The group took multiple Americans hostage in Lebanon, including CIA Beirut station chief William Buckley, who was tortured for a year before being killed.

The United States and several allies have marked Hezbollah as a terrorist organization and sought to freeze its assets worldwide. But Europe has resisted, in part because Hezbollah provides food, education, housing and the closest thing in Southern Lebanon to an effective government.

Hezbollah has never attacked within the United States but, according to former FBI counterterrorism analyst Matthew Levitt, a 2002 FBI analysis concluded that 50 to 100 Hamas and Hezbollah operatives had entered the country.

For the better part, they are fundraisers, blended into sizable Lebanese American communities in Detroit and Dearborn, Mich., New York City and Charlotte, N.C.

In testimony to Congress last year, Levitt said the best U.S. intelligence estimates suggest Hezbollah receives $20 million to $30 million a year from criminal fundraising activities, such as stealing and reselling baby formula, welfare and food stamp fraud, grocery coupon scams and credit card fraud.

In California, the group has been tied to sales of knockoff Gucci handbags, Louis Vuitton watches and Prada shoes, as well as pirated CDs and DVDs and bootleg tobacco. Some money sustains operatives here, and the rest goes to southern Lebanon.

"They're very proficient," said Dennis Lormel, former head of the FBI's financial crimes division. "It's like an organized crime family."

One Lebanese woman who owned a chain of cigarette stores was stopped trying to fly out of Los Angeles International Airport and found to have $230,000 strapped to her body. Customs officers later seized more than 1,000 cartons of bootleg cigarettes and $70,000 in cash.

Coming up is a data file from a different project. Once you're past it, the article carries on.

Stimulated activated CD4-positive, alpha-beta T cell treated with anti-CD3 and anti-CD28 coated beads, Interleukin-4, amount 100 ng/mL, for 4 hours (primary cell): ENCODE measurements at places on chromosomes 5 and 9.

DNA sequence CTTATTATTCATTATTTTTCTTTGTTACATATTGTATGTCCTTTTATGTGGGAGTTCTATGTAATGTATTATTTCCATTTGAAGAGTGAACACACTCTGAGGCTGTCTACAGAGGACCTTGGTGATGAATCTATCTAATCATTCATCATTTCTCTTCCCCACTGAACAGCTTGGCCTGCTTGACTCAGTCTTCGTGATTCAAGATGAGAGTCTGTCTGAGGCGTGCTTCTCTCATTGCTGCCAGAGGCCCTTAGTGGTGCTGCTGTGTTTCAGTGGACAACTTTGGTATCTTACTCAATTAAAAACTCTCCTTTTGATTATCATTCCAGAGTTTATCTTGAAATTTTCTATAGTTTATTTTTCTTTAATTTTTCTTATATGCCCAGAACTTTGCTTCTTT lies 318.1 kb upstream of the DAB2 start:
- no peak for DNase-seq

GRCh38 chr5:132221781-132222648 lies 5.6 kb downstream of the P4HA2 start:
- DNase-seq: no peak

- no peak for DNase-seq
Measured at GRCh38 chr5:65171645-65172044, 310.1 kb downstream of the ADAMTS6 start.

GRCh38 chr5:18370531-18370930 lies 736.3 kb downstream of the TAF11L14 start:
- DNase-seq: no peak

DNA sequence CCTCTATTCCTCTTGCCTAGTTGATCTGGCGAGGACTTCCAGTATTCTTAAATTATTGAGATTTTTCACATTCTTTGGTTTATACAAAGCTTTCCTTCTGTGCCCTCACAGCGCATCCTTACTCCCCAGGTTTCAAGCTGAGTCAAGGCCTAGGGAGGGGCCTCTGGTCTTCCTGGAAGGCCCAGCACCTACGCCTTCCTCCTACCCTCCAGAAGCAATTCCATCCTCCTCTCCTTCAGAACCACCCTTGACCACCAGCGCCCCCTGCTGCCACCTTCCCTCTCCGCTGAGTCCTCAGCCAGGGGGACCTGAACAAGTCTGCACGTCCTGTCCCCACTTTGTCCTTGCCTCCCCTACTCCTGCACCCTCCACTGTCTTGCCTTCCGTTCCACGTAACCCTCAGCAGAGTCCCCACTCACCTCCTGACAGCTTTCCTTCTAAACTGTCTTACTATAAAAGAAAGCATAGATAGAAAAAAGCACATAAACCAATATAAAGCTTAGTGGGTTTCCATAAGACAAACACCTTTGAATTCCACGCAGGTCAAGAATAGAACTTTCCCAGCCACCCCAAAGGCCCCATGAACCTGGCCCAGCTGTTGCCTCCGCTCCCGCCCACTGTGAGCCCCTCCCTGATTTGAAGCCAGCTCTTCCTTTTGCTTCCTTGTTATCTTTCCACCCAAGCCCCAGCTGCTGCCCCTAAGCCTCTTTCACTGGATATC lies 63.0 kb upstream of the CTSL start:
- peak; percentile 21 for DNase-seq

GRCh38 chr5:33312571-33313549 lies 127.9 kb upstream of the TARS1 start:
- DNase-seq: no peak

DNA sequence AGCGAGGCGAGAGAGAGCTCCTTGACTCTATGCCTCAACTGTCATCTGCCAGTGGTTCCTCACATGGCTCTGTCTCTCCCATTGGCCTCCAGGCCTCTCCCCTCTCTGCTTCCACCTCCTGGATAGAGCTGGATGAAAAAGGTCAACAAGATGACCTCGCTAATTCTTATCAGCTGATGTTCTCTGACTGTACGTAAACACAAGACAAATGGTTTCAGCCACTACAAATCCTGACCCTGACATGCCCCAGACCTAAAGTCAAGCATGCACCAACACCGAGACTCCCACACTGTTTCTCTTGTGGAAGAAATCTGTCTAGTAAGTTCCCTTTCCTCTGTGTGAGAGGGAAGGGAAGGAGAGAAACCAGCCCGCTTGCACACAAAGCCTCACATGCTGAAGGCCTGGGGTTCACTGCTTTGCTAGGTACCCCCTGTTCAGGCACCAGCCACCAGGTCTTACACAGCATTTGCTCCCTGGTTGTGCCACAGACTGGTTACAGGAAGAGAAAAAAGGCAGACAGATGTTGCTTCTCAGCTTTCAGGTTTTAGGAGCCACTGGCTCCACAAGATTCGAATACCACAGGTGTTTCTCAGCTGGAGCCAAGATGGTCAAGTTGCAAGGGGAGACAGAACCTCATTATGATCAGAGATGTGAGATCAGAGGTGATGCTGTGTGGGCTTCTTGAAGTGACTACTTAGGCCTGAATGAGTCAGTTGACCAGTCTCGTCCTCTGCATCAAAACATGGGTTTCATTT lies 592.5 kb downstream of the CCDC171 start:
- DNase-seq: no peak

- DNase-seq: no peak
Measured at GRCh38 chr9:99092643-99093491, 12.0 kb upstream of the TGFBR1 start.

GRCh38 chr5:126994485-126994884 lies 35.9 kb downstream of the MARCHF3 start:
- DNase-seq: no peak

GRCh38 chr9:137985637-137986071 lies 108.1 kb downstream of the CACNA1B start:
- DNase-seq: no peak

"Anytime you see somebody that raises money for the bad guys, whether Hamas or al-Qaida or Hezbollah, those same guys are quite likely going to be involved in military activities," said Chris Hamilton, the FBI's former chief of Palestinian terrorist investigations.

Some experts consider Hezbollah the equivalent of a loaded gun pointed at U.S. civilians, an instrument of deterrence by Tehran. A U.S. military assault on Iran could trigger Hezbollah attacks inside the United States.

But the group is thought unlikely to mount domestic U.S. attacks for fear of military reprisal against Tehran. There are no signs so far that the recent conflict in Lebanon or the U.S. supply of bombs to Israel has triggered preparations for domestic attacks.

"We haven't seen any type of operational activity here in the Bay Area," said Ego of the FBI's San Francisco office.

"I think it would require direct action against them (Iran)," said Hamilton, a senior fellow at the Washington Institute for Near East Studies. "But it can get more complicated. Say if Israel targeted (Hezbollah leader Hassan) Nasrallah and got him, it could be that Hezbollah would target Jewish or Israeli targets all over the world, though probably not here."

Source: Oakland Tribune